Opening Doors to Diverse Talent
Opening Doors is Business in the Community’s (BITC) flagship inclusive recruitment campaign, which calls on employers to change how they recruit to help make 2 million jobs more inclusive by 2025.
How adopting inclusive recruitment processes can benefit your business:
Five keys to inclusive recruitment
- Reach a more diverse talent pool: which is proven to be beneficial for business (McKinsey, Diversity Wins).
- Fill vacancies: 57% of employers reported hard-to-fill vacancies at the start of 2023 (CIPD).
- Attract and retain staff: research suggests employees are more likely to apply for jobs at companies prioritising diversity and inclusion (Deloitte, 2018 and Stanford University 2023).
Business in the Community’s (BITC) inclusive recruitment campaign, Opening Doors, calls on employers to change how they recruit to help make 2 million jobs more inclusive by 2025.
Barriers to Work
- 22% of businesses would close their doors to disabled people 2
- 35% of businesses would close their doors to refugees 3
- 35% of businesses would close their doors to education leavers 4
- 58% of businesses would close their doors to homeless jobseekers 5
- 55% of businesses would close their doors to people with criminal convictions 6
Ready to become an opening
* Employers that sign up to be an Opening Doors employer commit to at least
three specific actions across our five keys to inclusive recruitment.
(1) Create (2) Show (3)Use (4)Focus (5)Prioritise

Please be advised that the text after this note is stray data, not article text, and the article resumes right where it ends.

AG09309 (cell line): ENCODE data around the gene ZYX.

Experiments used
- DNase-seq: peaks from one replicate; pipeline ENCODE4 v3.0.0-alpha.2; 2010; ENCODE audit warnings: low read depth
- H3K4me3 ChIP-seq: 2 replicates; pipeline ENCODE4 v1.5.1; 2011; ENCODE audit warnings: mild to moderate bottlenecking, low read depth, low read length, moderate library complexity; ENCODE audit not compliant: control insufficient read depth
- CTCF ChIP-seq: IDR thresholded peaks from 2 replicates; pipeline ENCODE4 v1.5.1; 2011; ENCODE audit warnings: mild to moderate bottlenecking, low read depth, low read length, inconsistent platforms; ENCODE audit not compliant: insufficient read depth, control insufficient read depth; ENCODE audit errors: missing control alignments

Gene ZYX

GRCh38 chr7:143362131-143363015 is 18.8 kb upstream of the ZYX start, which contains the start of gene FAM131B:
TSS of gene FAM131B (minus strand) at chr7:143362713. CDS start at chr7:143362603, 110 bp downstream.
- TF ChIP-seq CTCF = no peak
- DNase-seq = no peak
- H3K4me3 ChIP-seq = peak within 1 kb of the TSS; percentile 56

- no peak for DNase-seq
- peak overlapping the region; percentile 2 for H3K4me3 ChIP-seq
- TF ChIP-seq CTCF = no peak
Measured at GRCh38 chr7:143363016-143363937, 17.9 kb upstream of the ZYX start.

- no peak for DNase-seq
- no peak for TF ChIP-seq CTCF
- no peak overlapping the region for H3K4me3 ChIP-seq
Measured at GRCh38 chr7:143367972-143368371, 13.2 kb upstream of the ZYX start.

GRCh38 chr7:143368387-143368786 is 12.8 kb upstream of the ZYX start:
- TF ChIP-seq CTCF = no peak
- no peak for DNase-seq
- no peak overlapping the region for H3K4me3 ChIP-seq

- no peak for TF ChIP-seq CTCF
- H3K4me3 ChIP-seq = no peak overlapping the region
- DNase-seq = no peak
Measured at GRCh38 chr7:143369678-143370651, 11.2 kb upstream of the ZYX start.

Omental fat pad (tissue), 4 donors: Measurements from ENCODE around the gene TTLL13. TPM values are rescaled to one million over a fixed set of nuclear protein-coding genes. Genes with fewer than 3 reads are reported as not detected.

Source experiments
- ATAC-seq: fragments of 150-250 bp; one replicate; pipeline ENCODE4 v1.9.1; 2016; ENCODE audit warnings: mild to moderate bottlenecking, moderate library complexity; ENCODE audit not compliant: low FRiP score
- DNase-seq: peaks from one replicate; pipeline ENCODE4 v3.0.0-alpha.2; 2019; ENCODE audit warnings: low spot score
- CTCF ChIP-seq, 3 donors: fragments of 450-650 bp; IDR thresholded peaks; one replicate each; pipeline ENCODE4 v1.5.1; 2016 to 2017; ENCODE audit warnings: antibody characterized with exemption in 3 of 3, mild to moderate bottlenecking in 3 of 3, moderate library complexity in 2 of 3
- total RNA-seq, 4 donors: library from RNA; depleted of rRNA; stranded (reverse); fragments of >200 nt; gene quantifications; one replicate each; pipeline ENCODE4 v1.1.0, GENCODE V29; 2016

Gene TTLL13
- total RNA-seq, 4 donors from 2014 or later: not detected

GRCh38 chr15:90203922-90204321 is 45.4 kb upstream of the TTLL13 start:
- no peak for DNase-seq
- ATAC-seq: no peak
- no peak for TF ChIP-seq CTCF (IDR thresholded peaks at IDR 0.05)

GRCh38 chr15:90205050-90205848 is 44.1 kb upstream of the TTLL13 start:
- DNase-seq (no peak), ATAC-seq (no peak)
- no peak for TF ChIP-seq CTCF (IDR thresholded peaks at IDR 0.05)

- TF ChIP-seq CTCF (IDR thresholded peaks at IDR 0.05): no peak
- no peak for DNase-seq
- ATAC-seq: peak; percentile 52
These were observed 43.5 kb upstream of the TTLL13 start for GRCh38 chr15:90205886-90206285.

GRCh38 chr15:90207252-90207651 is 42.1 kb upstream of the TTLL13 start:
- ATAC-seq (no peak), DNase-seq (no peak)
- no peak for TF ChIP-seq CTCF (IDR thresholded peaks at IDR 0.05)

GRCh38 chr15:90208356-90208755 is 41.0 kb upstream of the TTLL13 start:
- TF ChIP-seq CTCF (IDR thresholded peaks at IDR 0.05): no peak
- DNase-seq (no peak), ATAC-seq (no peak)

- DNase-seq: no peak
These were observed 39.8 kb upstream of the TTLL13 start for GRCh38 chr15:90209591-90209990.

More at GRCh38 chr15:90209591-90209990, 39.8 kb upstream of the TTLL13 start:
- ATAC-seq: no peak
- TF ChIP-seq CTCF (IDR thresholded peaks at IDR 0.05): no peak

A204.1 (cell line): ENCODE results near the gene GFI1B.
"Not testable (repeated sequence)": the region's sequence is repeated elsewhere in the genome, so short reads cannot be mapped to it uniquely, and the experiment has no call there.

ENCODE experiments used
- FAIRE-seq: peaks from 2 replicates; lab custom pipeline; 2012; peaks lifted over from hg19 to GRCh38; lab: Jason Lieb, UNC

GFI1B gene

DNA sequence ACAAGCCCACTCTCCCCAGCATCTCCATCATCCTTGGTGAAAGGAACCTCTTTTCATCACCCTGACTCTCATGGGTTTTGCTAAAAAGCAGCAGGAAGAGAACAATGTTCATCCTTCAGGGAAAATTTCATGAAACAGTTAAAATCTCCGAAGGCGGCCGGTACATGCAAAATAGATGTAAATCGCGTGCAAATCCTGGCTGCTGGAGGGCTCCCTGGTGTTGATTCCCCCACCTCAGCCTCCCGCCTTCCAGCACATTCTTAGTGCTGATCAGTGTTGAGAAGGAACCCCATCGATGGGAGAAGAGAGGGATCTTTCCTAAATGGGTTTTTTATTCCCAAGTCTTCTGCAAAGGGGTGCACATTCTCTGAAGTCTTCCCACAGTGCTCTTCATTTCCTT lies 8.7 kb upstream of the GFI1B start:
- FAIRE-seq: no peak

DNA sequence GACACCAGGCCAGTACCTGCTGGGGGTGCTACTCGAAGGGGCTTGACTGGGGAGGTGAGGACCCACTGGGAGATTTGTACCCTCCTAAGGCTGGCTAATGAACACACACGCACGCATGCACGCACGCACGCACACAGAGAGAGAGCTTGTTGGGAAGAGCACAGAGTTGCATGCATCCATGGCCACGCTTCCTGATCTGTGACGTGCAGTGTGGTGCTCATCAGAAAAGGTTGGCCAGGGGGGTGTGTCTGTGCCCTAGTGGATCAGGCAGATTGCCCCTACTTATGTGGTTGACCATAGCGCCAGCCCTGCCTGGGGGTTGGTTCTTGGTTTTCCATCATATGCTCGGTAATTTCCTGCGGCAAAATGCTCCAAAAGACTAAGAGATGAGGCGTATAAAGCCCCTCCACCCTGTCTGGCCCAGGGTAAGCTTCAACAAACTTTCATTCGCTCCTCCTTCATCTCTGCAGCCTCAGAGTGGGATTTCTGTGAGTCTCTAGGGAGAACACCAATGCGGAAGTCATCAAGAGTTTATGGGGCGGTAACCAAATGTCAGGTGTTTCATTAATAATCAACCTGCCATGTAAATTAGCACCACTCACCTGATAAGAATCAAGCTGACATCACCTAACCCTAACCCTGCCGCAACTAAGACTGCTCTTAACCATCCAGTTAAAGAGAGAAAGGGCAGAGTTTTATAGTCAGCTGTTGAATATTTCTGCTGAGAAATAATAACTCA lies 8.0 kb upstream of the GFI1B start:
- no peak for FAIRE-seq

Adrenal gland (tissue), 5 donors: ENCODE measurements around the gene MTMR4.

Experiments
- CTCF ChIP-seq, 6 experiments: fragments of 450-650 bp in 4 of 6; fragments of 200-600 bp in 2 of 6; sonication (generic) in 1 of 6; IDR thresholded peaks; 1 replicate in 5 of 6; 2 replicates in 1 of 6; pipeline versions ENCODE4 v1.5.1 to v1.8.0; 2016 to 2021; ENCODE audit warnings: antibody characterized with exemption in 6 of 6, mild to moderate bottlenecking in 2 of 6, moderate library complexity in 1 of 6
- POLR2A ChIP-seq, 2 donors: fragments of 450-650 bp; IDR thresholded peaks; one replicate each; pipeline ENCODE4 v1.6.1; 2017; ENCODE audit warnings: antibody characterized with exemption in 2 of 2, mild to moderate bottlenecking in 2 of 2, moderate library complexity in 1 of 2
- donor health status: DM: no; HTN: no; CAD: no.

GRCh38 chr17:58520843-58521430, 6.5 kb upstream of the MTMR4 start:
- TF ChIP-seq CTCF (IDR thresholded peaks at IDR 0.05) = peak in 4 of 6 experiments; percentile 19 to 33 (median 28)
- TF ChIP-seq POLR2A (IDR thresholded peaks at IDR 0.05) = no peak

Learn more about the five keys
partnerships that connect untapped talent to your jobs.
candidates that you are committed to inclusion.
comprehensive job descriptions with inclusive language
on the essential skills needed for the job.
accessibility and bias elimination.
KEY 1 – Create partnerships that connect untapped talent to your jobs
Create partnerships that connect untapped talent to your jobs
- Partner with organisations that support disadvantaged groups into work
By disadvantaged groups, we mean people who are disadvantaged in the labour market, for example: disabled people, ex-military, people with convictions, people who have experienced homelessness, long-term unemployed, older workers, refugees, survivors of modern slavery, young people, and carers. This list is not exhaustive, and you may identify other groups you would like to support into work, including those facing intersectional barriers.
Download our toolkit to find out more about creating partnerships that connect untapped talent and jobs.
KEY 2 – Show candidates that you are committed to inclusion
Show candidates that you are committed to inclusion.
- Advertise jobs on channels that target diverse groups
- Train hiring managers on inclusive recruitment
- Ensure suppliers adhere to your inclusive recruitment ambitions
- Publish your values, charters and commitments
- Use diverse images and role models in your communications
KEY 3 – Use comprehensive job descriptions with inclusive language
Use comprehensive job descriptions with inclusive language
- Remove jargon
- Use neutral language
- Include all essential information
- Provide details of relevant HR policies
- Be clear about what the role entails
- Publish the stages and timeframes of the application process
KEY 4 – Focus on the essential skills needed for the job
Focus on the essential skills needed for the job.
- Ask for skills rather than experience and qualifications
- Only ask for skills that are essential for the role
- Recognise non-traditional or informal work experience
- Value non-UK experience and qualifications
- Ensure each stage of assessment is appropriate for assessing skills
KEY 5 – Prioritise accessibility and eliminate bias
Prioritise accessibility and eliminate bias
- Remove the criminal record question from the first stage of recruitment
- Include diverse colleagues on interview panels
- Ask all candidates if they need any adjustments
- Accept applications in a range of formats
- Specify if the role allows any form of flexibility
- Provide information in accessible formats and different languages
- Ensure the application process is mobile-friendly
- Collect diversity data to identify barriers for jobseekers